But personally, I believe that the strength of an ongoing story like Spider-Man is character growth, that stories build on what came before but shouldn't reproduce them. Growth necessitates change, and it won't always be positive, but, to me, it makes a better story.

That's not to say I don't have specific problems with the context of the unmasking. I think the debate in Civil War, whether super-powered people should be registered and contained by the government, is one-sided (no, they shouldn't) and just off the much more interesting debate, whether all CRIME-FIGHTERS (like, say, the Punisher) should be registered and contained by the government. And* I wish that this change didn't come hot on the heals of three major changes to his powers, living arrangements, and costume, all within the last two years. Each one of those changes is big enough that you kind of wish the writers had two or three years to play out the implications and new story possibilities before the next BIG CHANGE.

But you know what? I like it, and I want Marvel to keep this as the status quo for as long as possible. I think a Peter Parker who tries to have both a normal life and still hold up his great responsibilities, allowing everyone he knows to know why he is the way he is, could show a more complex and interesting character than the repetitive "Oh noes, how can I save day and not reveal who I really am to the people who love me and think that know me so well" stories that got worn out by Superman long before poor Peter Parker picked-up his power.


*Edited after actually buying and reading Civil War. Turns out the debate is exactly what I wanted it to be, just one-sided.

3 comments:

Matthew Craig said...

so why is he hiding his identity from them?

So he can walk away when he needs to.

So he can live a life where Spider-Man is not his whole reason for being.

So he can be the best Peter Parker he can be - and not the best superhero.

I've said it before and I'll say it again: it's not (just) about hiding from The Man. It's not (just) about protecting his loved ones. The mask is there to protect Peter Parker, enabling him to fulfill the promise he made at Uncle Ben's graveside without entirely compromising his hopes and dreams for a normal life.

Even when the stresses and strains of his life make this impossible.

Especially, even.

Spider-Man's great power is an awareness of the consequences of his actions. His great responsibility is to ensure that, as far as possible, his interaction with the world is a positive one. Why does nobody else seem to understand this?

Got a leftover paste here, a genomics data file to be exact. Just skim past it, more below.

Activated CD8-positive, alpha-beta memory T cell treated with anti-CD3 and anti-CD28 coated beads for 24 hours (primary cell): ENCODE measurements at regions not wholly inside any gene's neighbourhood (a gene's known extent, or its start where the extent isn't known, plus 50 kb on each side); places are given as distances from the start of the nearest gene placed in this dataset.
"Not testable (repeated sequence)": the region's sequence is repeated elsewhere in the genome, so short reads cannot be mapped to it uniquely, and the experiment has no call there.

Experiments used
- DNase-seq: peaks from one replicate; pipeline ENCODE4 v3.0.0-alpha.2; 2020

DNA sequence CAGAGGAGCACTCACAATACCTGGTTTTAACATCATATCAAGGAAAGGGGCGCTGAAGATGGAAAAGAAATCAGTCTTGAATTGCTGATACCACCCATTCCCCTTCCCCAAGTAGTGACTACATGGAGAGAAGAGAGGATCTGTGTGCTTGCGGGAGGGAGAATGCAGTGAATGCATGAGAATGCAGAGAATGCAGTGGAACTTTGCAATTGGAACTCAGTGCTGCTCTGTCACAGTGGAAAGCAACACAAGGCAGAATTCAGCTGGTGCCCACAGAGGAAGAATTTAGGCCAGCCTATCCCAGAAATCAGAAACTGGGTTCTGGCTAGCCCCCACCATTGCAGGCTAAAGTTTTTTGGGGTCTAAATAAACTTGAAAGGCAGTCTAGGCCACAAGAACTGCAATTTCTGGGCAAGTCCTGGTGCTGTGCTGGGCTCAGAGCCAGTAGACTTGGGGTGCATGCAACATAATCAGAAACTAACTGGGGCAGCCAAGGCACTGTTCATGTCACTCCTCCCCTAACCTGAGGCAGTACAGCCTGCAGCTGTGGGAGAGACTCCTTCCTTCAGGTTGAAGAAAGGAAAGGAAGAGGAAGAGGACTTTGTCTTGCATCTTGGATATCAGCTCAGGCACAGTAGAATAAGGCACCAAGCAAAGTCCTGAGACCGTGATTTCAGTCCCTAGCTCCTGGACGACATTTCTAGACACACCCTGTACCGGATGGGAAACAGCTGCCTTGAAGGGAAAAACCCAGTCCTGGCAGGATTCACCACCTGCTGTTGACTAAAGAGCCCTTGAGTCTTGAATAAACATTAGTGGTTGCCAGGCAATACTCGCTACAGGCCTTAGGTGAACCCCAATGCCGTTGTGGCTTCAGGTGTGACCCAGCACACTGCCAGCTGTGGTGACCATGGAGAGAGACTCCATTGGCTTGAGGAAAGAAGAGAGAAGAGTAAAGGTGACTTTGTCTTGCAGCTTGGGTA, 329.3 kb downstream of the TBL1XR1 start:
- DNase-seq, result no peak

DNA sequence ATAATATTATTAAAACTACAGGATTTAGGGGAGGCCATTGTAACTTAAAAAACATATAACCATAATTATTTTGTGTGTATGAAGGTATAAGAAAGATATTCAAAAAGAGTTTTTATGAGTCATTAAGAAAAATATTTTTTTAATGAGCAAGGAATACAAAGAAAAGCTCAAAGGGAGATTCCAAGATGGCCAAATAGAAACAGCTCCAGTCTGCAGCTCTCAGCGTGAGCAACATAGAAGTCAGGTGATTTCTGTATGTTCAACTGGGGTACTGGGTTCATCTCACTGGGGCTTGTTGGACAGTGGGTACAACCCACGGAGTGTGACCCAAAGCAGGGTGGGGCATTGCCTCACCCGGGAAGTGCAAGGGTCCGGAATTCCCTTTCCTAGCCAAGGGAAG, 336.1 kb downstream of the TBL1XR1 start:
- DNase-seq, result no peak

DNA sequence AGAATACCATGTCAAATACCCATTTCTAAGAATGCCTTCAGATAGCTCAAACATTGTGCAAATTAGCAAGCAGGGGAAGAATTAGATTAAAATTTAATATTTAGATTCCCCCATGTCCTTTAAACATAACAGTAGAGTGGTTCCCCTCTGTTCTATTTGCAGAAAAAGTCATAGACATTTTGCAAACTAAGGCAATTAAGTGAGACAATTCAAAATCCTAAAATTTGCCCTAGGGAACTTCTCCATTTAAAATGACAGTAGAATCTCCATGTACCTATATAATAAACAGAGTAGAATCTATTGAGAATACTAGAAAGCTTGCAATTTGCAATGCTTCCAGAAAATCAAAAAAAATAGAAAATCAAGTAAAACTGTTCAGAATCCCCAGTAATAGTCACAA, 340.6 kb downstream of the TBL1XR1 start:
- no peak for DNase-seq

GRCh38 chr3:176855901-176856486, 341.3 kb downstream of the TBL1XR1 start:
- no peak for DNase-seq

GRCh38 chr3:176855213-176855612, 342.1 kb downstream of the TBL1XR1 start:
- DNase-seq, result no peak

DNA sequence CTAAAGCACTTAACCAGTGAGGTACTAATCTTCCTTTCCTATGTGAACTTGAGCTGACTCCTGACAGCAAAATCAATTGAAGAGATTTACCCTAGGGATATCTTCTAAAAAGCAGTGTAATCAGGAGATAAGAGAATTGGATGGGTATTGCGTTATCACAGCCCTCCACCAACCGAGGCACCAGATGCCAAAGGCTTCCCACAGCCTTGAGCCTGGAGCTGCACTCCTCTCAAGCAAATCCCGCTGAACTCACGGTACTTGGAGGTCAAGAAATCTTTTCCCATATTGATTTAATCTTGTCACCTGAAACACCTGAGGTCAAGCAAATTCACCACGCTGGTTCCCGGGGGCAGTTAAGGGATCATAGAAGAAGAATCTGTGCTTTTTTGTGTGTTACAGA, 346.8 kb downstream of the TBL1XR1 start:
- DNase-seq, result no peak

There is no way for this story to proceed - much less be undone, as surely it shall - without another large helping of contrived plotlines and specious reasoning.

You would think that after five years of such nonsense, people would get tired of it.

//\Oo/\\

carla said...

I agree that unmasking shows a certain sense of taking responciblity, which as we all know is Spider-Man's bread and butter. Maybe it's just me then. The whole thing kind of rubs me the wrong way, like we're losing something to gain something else.

Oh, and possibly the fact that we still haven't dealt with the House of M remifications for him, whatever happened to him because of the Other, the fact he's supposed to be teaching high school somewhere still... It's just one more thing on an already bigger pile of plot that should have gotten taken care of first.

Sure he unmasked but I have no idea who Spider-Man is these days.

Jenn said...

I agree that this may work out better for Peter Parker. They've never tried Spidey as a "public" superhero -- I think this will be a refreshing new perspective on an otherwise stale character.

Although I'm a little skeptical on the "fundamentally trusts authority" thing -- there are many superheroes in comics who chose to keep their identities secret to only protect those they love, so i think it's a valid reason -- although it always made more sense to me to TELL the people you love and keep your identity secret to everyone else so you don't have your family and friends putting themselves into unnecessarily risky situations.